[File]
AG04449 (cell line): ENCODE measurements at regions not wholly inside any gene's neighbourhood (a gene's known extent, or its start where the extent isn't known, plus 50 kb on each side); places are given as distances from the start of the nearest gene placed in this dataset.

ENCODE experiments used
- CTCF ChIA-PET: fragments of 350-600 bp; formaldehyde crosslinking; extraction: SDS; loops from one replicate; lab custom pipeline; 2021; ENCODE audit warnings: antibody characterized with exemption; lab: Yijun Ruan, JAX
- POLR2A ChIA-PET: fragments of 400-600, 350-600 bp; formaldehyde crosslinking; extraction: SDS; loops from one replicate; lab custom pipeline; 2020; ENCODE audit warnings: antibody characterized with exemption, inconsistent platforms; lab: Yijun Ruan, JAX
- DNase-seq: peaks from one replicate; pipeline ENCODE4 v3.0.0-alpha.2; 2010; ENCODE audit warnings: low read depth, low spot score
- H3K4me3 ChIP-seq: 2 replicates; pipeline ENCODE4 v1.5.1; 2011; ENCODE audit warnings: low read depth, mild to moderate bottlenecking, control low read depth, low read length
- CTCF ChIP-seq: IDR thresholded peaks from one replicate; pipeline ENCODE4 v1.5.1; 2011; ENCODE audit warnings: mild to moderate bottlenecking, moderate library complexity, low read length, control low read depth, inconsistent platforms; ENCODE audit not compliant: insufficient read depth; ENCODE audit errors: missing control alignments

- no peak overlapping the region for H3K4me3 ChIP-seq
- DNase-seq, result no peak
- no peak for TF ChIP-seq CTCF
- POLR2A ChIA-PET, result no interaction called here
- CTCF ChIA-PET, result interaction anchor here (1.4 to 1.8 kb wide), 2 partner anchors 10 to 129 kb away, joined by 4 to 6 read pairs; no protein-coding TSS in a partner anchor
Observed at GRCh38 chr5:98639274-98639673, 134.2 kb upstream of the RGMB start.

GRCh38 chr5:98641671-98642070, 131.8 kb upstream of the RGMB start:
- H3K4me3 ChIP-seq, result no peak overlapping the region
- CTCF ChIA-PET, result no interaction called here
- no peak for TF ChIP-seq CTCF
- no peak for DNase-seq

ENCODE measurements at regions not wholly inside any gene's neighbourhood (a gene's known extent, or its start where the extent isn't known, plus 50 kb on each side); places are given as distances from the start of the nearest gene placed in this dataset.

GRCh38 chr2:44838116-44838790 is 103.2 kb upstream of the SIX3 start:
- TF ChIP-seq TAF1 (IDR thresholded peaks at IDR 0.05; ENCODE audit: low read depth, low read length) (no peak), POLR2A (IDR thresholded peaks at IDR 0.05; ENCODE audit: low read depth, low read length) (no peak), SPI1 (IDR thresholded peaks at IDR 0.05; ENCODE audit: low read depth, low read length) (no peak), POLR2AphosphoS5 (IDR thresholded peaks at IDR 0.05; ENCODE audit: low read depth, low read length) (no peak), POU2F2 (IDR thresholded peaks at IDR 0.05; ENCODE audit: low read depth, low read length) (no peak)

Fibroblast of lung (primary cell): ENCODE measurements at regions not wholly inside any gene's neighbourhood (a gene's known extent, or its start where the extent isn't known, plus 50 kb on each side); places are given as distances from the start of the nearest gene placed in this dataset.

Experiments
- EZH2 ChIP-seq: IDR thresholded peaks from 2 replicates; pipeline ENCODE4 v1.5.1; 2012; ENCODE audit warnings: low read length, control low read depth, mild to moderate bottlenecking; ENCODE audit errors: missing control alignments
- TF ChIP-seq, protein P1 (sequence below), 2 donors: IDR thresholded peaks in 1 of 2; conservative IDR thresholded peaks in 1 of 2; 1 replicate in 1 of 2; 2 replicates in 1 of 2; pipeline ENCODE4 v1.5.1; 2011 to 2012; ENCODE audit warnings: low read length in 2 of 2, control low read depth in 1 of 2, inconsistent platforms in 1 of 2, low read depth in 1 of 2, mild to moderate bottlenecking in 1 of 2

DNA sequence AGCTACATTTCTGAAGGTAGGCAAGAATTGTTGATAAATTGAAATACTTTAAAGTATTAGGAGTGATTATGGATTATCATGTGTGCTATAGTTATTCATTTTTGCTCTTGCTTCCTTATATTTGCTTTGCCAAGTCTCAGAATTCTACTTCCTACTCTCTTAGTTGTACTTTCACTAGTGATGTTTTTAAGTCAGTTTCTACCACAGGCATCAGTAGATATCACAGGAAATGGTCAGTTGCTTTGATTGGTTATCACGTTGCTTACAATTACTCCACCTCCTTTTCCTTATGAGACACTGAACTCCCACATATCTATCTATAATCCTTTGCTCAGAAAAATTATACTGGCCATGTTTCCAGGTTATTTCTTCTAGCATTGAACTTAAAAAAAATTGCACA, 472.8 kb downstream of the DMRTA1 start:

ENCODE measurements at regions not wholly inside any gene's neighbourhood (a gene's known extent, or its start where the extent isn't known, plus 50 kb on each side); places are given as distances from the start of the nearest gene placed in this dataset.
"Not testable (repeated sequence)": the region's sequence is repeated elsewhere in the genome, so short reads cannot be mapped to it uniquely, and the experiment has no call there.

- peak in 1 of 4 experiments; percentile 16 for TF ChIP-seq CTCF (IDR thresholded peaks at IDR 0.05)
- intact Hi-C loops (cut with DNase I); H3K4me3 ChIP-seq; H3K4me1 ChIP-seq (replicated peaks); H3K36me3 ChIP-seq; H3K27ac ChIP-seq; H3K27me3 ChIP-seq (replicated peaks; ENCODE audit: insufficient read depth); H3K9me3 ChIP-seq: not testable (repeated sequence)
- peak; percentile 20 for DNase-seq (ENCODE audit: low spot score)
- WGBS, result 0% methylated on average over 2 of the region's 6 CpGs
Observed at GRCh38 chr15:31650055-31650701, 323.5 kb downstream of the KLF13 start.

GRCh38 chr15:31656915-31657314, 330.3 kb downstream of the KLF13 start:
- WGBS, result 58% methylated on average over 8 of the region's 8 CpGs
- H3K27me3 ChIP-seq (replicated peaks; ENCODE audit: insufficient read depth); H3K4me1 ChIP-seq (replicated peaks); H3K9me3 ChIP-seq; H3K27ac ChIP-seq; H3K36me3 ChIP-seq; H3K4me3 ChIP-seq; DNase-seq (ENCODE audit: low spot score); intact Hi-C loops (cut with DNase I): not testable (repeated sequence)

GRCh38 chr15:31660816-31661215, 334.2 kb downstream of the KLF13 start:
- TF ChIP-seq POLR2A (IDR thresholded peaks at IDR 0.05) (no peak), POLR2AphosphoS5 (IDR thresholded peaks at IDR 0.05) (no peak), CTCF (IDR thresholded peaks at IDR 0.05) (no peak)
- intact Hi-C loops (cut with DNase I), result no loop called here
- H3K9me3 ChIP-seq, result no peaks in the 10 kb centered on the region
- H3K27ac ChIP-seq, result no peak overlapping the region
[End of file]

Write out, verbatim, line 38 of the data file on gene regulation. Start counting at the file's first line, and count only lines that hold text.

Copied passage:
- TF ChIP-seq POLR2A (IDR thresholded peaks at IDR 0.05) (no peak), POLR2AphosphoS5 (IDR thresholded peaks at IDR 0.05) (no peak), CTCF (IDR thresholded peaks at IDR 0.05) (no peak)